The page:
Many voices on Reagan's Central America policy

Anyone who is confused about the Reagan administration's Central America policy probably has a right to be. So are some administration officials. One senior official remarked last week that you need a score card to keep track of the players. He was referring to the recent additions to the administration team of Henry A. Kissinger as Central America commission leader, Richard Stone as roving envoy, and Langhorne A. Motley as the new assistant secretary of state for inter-American affairs.

With the so-called secret war against Nicaragua continuing and possibly intensifying, CIA Director William J. Casey is apparently playing a more active role. So is William P. Clark, President Reagan's national-security adviser. It's widely acknowledged that through her trip to the region and her recommendations that more resources be devoted to the problem, United Nations Ambassador Jeane J. Kirkpatrick has had a major impact.

But ever since Thomas O. Enders was ousted nearly two months ago as assistant secretary of state for inter-American affairs, it's been more difficult to tell who's calling the shots in Central America policymaking. In addition, administration pronouncements seem to lack any clear sense of coordination. State Department officials are dismayed by statements coming from Defense Department officials who speak openly about trying to ''intimidate'' Nicaragua.

Leaks to the press from officials who are worried about the direction policymakers seem to be taking make it sound as though Reagan is a warmonger bent on crushing the Sandinista regime in Nicaragua at all costs. In the midst of the babel of voices, few people seem to pay much attention to what Reagan himself actually says.

Is the policy to overthrow the Sandinista regime? Probably not, at least at this stage. But it certainly could become that. As one official explains it, different officials have different agendas, or ''end games.'' Some officials at the CIA, Defense Department, and the White House are said to harbor the hope, if not the explicit aim, of overthrowing the Sandinistas.

What one can safely say at this point is that the President's policy is designed to increase the pressure on the Sandinistas, in the hope that they will cut their support for guerrillas fighting the United States-backed regime in El Salvador. Attempting to put it in the simplest terms, one official says, ''the policy is to push them to the negotiating table, to make them change.'' Another official says, ''The strategy is to prevent the overthrow by Marxist guerrillas of another government in Central America.''

If these explanations are correct, then the administration's decision to organize larger-than-usual military exercises off the coast of and in Central America can be explained as part ''business as usual'' and part psychological warfare. But some observers think that the policy goes further than this. They say the policy is belligerence toward the Sandinistas, and they base their view on a statement from the President himself.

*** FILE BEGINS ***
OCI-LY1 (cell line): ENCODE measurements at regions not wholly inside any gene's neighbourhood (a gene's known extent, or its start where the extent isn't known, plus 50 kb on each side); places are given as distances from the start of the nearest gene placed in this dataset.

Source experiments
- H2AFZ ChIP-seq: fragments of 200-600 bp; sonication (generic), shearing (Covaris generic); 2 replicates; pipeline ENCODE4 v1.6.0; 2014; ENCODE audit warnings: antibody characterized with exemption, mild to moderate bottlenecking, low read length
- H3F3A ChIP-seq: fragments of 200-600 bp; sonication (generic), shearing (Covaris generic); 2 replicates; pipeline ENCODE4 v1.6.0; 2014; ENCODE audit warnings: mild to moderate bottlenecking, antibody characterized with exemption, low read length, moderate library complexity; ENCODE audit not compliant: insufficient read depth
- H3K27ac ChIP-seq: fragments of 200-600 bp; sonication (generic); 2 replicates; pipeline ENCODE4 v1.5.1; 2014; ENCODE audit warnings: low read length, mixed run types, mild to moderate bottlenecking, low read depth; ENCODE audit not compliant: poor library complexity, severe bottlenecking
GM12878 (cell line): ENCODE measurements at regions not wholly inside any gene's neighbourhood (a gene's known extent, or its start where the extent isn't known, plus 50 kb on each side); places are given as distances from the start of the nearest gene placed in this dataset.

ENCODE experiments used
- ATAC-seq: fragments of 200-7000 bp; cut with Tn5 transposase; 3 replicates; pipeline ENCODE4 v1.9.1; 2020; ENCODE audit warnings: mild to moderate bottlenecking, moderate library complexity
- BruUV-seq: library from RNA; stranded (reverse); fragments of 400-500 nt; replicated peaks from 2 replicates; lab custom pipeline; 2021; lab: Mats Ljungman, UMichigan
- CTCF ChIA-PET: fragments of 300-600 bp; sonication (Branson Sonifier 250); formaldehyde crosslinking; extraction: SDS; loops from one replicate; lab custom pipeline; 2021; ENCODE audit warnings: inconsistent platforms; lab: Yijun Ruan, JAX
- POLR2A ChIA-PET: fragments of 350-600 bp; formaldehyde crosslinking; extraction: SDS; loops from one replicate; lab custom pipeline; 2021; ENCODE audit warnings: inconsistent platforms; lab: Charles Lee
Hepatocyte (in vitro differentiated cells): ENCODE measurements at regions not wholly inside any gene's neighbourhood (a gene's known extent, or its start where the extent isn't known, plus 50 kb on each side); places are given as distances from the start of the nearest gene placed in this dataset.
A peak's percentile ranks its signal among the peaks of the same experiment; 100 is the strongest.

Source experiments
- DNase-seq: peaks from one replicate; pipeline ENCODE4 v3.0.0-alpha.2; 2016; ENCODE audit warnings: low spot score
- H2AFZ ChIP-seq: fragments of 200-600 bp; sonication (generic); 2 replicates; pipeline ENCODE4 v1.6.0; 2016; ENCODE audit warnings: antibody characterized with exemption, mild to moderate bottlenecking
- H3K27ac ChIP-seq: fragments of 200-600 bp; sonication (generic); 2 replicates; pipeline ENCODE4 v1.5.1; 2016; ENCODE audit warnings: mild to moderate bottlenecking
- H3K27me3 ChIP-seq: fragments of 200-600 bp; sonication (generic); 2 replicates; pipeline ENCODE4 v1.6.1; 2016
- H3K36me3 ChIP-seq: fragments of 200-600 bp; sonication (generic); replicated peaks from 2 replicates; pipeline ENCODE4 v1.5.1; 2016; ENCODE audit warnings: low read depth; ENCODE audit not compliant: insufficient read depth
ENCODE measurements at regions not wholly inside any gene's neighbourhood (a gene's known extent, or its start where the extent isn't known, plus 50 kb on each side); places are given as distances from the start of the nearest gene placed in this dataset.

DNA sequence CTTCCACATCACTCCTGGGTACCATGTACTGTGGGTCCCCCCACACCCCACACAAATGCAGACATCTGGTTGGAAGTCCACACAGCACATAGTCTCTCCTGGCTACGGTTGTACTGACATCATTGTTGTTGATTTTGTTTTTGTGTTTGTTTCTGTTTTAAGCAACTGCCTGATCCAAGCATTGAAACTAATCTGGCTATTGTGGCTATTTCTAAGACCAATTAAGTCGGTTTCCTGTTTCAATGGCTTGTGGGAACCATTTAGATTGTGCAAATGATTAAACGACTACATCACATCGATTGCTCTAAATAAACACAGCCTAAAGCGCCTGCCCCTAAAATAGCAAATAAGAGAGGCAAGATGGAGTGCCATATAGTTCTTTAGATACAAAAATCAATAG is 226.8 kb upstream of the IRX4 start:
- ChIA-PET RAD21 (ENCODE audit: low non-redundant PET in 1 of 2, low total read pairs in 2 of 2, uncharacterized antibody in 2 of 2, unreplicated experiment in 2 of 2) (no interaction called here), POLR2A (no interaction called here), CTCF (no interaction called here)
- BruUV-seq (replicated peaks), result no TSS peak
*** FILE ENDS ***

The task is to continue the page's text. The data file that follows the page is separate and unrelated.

When he was asked on July 21 if he thought there could be a satisfactory settlement if the Sandinistas remained in power in Nicaragua, Reagan said: ''I think it would be extremely difficult, because I think they're being subverted, or they're being directed by outside forces.''

Any policymaker reading that message from the boss might assume that a little escalation of pressure aimed at ''destabilizing'' the Sandinistas would be in order. But some officials caution that not too much should be read into the President's statement about the difficulty of reaching agreement with the Sandinistas. They say that a naval blockade, or quarantine, is a remote possibility indeed. At the same time, they say, a signal must be sent indicating that the US will not simply stand aside should the Soviets and Cubans increase their support for Nicaragua and the Salvadorean guerrillas.

State Department officials are concerned that officials in some other agencies want to precipitate a crisis, bringing a showdown with Nicaragua.

''Some of the macho types really want to rattle the cage, and see what birds fall out,'' said one official.

Langhorne Motley, the new assistant secretary of state, is described by his subordinates as highly intelligent. But no one, no matter how intelligent, is likely to come in at this stage and suddenly assert the kind of control that Thomas Enders had over the policy and its implementation. Meanwhile, though it may appear that the administration knows exactly where it is going in Central America, it may be working things out on more of a day-to-day basis than most people realize.

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